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    UNDERSTANDING THE EFFECT OF CHEMICAL PRETREATMENT ON PROPERTIES OF ASPEN CTMP

    Zhirun Yuan, Yang Gao and Kecheng Li

    In this study, the effect of sulfite and sodium hydroxide pretreatment on aspen CTMP fiber properties was examined in comparison with the impregnation with water only, aiming to understand how the impregnation chemicals affect fibre morphology and fibre surface chemistry and how these properties relate to fiber separation, refining, and pulp properties.
    Impregnation of wood chips with sulfite resulted in more long fibers, less fines and shives, and a higher brightness compared with impregnation of wood chips with water only. It is observed that sulphonated pulps have more middle lamella coated fibers after the first-stage refining and more flake-like fines than the pulp produced from water impregnation. This is mainly attributed to the difference in fiber separation. The pulp produced from water impregnation has a lower light scattering coefficient than the sulphonated pulp although the former has more fines.

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    THE IMPACT OF WOOD SPECIES ON THE TREATMENT OF BROWNSTOCK WITH HYDROGEN PEROXIDE

    Dan Davies, Gerry Pageau, and Dr. H.U. Süss

    The Howe Sound mill uses an ODEopDD sequence to produce fully bleached Kraft pulp from northern softwood. Tests of ClO2 consumption by the liquid portion of the 3.5% consistency stock feeding the Do stage were generally under 10% of total Do stage usage but did reach that level on occasion. Hydrogen peroxide (H2O2) was added to the bleach feed just minutes prior to ClO2 addition in the hopes of reducing overall bleaching cost. Key findings of the trial were that costs can indeed be reduced as long as there is only trace ClO2 residual in the filtrate used for dilution and peroxide dosage is kept low enough to ensure it is completely consumed before ClO2 is added.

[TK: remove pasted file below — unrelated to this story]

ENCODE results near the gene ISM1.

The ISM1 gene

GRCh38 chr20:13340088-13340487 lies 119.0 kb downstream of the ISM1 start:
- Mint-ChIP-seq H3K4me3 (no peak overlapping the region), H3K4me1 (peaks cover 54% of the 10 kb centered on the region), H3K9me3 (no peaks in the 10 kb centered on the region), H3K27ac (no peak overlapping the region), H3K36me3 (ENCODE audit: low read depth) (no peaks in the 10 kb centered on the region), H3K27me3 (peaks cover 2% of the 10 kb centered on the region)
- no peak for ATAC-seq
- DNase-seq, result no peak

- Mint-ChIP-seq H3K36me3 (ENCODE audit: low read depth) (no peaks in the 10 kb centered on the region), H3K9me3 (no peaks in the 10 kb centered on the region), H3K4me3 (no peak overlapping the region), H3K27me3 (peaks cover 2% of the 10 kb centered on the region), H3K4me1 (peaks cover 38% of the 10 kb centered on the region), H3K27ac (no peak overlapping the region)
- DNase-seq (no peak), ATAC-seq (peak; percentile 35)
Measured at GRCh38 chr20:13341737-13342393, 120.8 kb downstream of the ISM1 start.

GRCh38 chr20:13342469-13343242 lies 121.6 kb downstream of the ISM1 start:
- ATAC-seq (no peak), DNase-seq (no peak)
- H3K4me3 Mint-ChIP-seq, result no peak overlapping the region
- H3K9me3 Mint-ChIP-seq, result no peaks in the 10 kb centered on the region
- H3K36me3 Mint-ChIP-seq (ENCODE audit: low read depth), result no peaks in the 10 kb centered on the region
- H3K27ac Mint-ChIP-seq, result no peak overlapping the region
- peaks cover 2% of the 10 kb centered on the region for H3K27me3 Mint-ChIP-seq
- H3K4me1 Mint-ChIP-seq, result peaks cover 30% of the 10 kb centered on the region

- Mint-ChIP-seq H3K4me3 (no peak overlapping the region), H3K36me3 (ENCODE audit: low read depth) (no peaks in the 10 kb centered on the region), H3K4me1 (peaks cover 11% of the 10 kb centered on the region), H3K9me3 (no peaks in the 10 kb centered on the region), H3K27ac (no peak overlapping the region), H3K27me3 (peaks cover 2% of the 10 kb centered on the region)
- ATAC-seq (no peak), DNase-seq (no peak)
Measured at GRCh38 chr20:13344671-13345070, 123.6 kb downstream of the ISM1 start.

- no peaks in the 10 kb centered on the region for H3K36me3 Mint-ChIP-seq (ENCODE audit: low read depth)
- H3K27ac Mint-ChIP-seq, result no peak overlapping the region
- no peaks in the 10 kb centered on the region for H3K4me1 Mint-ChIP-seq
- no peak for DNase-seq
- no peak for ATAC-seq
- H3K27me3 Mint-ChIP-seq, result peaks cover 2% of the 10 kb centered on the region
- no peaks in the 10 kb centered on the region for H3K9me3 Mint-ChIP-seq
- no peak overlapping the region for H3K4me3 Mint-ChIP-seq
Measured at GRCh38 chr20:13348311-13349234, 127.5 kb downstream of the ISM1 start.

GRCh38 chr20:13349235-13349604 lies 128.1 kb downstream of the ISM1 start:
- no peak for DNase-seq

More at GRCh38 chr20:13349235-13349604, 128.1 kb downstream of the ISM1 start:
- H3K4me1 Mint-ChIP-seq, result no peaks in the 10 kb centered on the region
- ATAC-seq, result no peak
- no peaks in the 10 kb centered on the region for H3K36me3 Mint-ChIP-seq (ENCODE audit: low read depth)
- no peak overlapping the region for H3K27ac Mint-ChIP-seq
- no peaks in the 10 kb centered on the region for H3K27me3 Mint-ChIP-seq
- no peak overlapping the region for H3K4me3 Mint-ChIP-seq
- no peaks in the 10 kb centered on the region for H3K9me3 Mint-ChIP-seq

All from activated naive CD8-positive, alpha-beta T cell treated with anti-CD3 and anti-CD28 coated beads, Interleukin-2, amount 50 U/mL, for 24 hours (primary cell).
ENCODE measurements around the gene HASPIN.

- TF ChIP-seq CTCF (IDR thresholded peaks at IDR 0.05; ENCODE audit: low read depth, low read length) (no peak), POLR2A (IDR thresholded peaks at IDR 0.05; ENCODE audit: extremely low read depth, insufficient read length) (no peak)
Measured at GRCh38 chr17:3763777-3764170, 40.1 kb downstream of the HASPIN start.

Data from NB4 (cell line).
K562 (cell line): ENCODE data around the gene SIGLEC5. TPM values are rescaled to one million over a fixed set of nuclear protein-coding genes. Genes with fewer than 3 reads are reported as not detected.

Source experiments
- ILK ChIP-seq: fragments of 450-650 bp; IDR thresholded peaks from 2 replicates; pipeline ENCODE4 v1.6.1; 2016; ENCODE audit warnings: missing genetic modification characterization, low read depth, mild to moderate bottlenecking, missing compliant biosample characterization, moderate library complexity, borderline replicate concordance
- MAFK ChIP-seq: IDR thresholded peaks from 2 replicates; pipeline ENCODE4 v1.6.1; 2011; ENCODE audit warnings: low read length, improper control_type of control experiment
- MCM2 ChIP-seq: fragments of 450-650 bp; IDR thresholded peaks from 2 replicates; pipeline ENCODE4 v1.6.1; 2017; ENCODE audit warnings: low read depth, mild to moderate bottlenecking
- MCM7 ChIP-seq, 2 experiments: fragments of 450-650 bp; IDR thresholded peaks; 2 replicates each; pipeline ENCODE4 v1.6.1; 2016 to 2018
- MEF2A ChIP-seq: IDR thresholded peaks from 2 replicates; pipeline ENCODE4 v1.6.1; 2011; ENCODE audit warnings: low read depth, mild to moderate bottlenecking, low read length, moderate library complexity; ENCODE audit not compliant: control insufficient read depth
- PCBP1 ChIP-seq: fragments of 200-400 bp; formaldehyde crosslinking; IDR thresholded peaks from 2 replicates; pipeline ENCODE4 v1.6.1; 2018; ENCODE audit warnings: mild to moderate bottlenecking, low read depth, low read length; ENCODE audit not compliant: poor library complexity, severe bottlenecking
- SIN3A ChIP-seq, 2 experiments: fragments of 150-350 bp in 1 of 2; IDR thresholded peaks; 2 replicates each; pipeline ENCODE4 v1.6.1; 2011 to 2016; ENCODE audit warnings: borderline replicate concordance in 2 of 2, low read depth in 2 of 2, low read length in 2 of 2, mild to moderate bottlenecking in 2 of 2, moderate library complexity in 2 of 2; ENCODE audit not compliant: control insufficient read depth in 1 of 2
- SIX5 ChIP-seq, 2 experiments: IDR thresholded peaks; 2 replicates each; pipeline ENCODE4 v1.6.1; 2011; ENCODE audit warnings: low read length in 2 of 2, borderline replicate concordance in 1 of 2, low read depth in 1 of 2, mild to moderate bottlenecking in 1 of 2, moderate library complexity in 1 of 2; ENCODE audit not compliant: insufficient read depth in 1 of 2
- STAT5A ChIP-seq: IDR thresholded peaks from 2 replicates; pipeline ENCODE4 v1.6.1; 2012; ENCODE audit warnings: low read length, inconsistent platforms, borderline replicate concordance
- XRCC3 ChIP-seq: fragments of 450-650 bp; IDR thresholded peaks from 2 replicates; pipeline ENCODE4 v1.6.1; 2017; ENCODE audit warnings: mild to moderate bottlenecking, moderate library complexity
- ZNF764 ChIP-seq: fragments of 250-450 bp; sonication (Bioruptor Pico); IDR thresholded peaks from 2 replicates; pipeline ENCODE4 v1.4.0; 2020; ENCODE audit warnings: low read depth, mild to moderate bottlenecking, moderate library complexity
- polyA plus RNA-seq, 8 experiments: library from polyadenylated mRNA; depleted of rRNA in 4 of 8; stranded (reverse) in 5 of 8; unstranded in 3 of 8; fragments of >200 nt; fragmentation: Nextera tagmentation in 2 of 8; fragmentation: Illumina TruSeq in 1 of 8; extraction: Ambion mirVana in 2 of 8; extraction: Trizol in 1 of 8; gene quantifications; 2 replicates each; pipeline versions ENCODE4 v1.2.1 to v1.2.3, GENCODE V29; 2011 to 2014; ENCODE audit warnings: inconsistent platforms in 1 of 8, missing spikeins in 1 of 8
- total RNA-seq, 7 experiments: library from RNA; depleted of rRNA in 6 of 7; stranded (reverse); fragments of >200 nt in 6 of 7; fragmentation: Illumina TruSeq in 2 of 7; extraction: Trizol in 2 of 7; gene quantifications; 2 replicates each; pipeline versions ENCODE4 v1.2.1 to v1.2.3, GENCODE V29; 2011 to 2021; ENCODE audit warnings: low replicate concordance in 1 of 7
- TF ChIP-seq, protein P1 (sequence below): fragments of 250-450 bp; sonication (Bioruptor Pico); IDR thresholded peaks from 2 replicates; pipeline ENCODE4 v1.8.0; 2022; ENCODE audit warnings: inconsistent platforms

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    MEASURING UNIFORMITY IN KRAFT DIGESTERS USING FLOW-FOLLOWING SENSORS

    E. Albadvi, T. C. M. Graham, E. Liu, M. Alaqqad, C. P. J. Bennington, R. J. Kerekes, M. Martinez and S. Mirabbasi

    Variability studies in kraft pulp digesters have been the subject of intense interest for many years. This paper reviews the various past approaches to measure this variability and then introduces a new method of its measurement: the SmartChip. This device measures and records the temperature directly within the digester as it flows with the wood chips during the kraft cook. Multiple SmartChips deployed in a single cook will then provide insight on the temperature variability and heat transfer mechanisms occurring within the digester. Moreover, by taking pulp samples in the vicinity of the SmartChip sensors, correlations between nonuniformity and temperature gradients can be established. The SmartChips have been tested in two laboratory batch digesters and as expected, little variability was observed in these small scale devices. These findings suggest that the SmartChip works well under the harsh conditions of the kraft cook and further work is warranted to develop the instrument for its use at the industrial scale.